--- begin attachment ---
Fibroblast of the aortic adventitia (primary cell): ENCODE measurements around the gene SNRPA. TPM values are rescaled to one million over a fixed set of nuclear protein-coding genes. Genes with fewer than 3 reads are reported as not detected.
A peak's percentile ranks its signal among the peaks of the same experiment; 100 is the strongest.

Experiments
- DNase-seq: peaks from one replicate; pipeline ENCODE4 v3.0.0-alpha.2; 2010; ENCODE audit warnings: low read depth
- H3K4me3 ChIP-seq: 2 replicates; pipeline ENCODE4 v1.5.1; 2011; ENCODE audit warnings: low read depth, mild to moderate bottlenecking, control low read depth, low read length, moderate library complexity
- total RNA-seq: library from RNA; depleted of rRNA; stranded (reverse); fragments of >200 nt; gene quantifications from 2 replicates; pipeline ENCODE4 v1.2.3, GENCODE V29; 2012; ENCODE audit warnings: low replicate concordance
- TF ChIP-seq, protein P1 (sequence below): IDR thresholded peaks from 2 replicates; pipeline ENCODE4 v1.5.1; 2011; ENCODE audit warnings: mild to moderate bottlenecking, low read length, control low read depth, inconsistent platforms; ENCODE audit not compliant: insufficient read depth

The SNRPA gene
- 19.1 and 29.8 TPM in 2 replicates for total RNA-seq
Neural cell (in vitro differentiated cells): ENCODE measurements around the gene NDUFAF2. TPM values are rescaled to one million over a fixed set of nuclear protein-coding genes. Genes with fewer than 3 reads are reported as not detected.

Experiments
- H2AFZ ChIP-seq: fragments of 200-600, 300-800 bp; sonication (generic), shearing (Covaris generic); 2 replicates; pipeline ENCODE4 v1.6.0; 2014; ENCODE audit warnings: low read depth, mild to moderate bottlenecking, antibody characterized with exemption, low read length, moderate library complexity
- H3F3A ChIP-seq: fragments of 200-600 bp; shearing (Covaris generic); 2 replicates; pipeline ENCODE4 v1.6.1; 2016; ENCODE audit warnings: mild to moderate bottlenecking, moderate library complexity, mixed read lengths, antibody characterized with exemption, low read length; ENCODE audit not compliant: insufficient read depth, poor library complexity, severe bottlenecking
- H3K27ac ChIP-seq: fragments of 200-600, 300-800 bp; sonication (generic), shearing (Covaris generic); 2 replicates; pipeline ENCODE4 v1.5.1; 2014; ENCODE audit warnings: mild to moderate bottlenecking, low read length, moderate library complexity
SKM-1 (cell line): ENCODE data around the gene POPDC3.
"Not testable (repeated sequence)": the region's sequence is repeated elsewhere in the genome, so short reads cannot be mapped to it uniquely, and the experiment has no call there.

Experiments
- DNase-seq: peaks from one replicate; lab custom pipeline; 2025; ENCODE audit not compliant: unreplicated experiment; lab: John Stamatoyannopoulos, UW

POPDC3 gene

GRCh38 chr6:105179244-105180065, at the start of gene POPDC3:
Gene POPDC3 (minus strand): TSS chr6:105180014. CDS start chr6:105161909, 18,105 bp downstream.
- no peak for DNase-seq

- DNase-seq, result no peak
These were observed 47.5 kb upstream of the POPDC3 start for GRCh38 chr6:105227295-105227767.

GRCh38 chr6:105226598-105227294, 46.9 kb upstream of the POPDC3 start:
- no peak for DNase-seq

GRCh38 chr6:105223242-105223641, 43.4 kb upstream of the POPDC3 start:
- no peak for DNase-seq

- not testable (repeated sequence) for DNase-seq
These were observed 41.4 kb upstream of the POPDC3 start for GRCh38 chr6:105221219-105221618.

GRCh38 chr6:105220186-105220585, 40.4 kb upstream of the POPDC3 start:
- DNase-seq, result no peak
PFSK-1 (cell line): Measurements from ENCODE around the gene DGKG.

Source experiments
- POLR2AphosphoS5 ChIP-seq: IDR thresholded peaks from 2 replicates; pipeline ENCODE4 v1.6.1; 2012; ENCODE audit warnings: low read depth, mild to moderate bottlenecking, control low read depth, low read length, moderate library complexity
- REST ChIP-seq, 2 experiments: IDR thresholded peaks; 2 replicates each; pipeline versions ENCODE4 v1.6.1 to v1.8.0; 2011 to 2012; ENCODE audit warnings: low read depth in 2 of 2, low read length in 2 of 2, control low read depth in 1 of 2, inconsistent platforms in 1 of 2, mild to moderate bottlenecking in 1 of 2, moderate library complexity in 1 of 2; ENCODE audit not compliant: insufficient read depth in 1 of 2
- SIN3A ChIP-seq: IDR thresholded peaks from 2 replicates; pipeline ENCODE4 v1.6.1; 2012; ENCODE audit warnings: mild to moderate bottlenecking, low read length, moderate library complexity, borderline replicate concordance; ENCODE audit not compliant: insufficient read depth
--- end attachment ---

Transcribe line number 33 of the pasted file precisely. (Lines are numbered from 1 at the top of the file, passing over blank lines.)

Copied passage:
PFSK-1 (cell line): Measurements from ENCODE around the gene DGKG.